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Can there still be the personal outreach and the intimate connection with God in a church that uses a light show and a sound system to dazzle our eyes and tickle our senses? Of course there can be and, of course, I still feel God is moving in a church that sometimes seems preoccupied with appearance. Even with the show, with the light, with the perfect color-coordinated advertising campaigns, there is definitely some real preaching going on in some (the keyword being some) of these types of churches.

But we can definitely get lost in all the perfectly crafted moments and lose sight of the simple, uncomplicated, God we are here on Earth to worship and fellowship with. God doesn’t need our light shows or YouTube Channels. He doesn’t need our new clothing lines with the names of our churches emblazoned on T-shirts and beanie hats. He doesn’t need big buildings or big screens and he doesn’t care about subscribers or followers.

All he wants is to have a relationship with us and we need to be careful that the pounding drums and the raging guitar and the pastor’s catchphrase don’t drown out his voice.

 

Written by Lisa R. Howeler

As a writer, photographer and former journalist, Lisa R. Howeler writes a little bit about everything on her blog Boondock Ramblings. She self-published her first novel, A Story to Tell, in September 2019 on Amazon. She's a wife and a mother and enjoys a good John Wayne movie and a cozy Jan Karon book. She's also a freelance writer and photographer who is a contributor to various stock agencies, including Lightstock and Alamy. Her photography work focuses on documentary and photojournalism.

7 comments

  1. People have got carried away with “Make a joyful noise unto the Lord, all ye lands. Serve the Lord with gladness: come before his presence with singing” (Psalm 100:1-2). God is a being with a body and emotions, and every good and pleasant attribute is his, but he’s not a party animal. He values very highly the quiet, serious talks we have with him, and those experiences are lacking in a continuous-entertainment religious “service” during which you can hardly hear yourself think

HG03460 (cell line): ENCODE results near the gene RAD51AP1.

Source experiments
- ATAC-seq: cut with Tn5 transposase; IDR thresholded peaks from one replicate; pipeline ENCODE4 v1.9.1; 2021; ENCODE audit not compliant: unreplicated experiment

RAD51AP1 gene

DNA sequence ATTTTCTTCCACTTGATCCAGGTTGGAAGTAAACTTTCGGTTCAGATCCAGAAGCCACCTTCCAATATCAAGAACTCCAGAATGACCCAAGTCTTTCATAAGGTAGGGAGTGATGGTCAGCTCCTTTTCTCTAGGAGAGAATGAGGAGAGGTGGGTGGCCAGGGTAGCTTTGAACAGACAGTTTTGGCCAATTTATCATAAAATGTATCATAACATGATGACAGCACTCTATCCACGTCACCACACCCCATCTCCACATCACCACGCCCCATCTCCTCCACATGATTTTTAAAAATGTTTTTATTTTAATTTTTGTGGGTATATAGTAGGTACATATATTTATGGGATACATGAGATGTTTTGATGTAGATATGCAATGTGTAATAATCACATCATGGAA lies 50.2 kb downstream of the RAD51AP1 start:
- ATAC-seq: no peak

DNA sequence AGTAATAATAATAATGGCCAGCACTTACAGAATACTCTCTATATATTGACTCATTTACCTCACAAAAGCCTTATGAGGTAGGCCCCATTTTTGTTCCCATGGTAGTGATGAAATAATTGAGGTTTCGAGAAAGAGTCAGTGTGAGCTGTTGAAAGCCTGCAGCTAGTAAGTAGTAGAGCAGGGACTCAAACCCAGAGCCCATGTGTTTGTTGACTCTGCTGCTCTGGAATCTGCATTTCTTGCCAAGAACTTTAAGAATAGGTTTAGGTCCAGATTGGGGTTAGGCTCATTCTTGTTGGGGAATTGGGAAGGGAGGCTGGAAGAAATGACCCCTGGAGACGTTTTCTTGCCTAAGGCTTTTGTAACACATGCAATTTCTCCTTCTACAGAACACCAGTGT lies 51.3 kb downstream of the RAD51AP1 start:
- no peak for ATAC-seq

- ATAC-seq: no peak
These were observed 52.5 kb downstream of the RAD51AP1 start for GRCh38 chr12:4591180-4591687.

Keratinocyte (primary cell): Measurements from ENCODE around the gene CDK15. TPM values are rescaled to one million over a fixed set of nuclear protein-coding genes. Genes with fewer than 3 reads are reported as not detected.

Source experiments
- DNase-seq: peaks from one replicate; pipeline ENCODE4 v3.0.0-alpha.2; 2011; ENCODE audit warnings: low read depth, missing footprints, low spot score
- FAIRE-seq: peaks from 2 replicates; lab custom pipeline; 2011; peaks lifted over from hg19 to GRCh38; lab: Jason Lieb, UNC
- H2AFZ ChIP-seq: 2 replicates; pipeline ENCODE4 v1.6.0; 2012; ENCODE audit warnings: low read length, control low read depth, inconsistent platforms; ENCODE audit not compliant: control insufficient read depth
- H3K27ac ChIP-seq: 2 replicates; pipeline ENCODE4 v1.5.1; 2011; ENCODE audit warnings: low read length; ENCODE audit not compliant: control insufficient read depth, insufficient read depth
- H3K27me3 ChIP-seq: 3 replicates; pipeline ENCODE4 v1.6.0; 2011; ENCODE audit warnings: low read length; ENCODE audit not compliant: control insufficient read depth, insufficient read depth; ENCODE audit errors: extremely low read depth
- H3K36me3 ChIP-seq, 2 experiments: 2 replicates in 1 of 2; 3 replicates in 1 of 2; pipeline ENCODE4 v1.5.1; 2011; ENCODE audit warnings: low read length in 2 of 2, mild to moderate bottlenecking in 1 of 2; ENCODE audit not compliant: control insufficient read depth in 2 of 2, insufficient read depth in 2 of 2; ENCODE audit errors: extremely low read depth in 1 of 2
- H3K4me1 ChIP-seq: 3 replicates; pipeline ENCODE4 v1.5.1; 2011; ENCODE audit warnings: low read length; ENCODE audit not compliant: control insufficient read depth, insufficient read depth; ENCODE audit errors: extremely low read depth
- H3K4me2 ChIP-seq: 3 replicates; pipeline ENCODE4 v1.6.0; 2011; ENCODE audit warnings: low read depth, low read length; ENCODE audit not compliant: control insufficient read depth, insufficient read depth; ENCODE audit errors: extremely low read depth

.
    In “Fiddler on the Roof,” Tevye managed to talk a lot to God throughout his day, although he lamented that his poverty prevented him from worshiping to the fullest extent he thought was necessary:

    If I were rich, I’d have the time that I lack
    To sit in the synagogue and pray,
    And maybe find a seat by the eastern wall.
    I would discuss the holy books with the learned men
    Seven hours every day,
    And that would be the sweetest thing of all.

    If Tevye came into some cash, it would be great if he would do those things, but in the first part of the song, he fantasized about the ostentatious possessions and prideful behavior in which he and his wife would indulge. Wealth may be one of the greatest impediments to the sincere expression of faith. Maybe that’s the uncomfortable thing which is at the bottom of entertainment religion.

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  2. I know exactly what you mean about those “concert churches”. The church I used to go to just recently switched to having a worship band, but they still don’t have all the flashing lights. When I went there we had the piano lady and still sang from the hymnals. The church my parents go to has a mini concert with flashing lights that honestly make me dizzy that early in the morning. I think the part that bothers me most is that the pastor of their church is also the pastor of the main church about 20 minutes away. He dresses “casual” (jeans and a t-shirt) for that church then changes to a more formal suit for the next church. Why does it matter what he wears?

    Liked by 1 person

  3. Your post is spot on! I’ve attended both the mega-style churches with the concert-like atmosphere, coffee bars, and merchandise stores and I’ve been in simple, country churches where hymns are sung to the piano and organ. Sincerity is the key and not fame-seeking, cutting edge concerts. Often I wonder who is being worshiped, God or the band; God or the cool skinny jeans clad pastor? I also find some of the newer contemporary Christian songs seem to be focused on “me” instead of on the Lord we say we are worshiping. Those kind of songs are fine for personal listening but I don’t think they praise and honor God and isn’t that what worship is supposed to be about? But hey, I’m a really old fart of 65. Anyway, I think it all comes down to discernment as to which type of service truly gives us the opportunity to develop more fully our relationship with our Savior. For me, that’s what it’s all about.

    Liked by 2 people

    1. I’ve seen sincere people in each type of church and insincere people in each type. Like I said, I enjoy some of the more modern worship, but I also miss the simple hymns and the simple days of just worshipping and not having to have a whole production to go with it.

      Liked by 1 person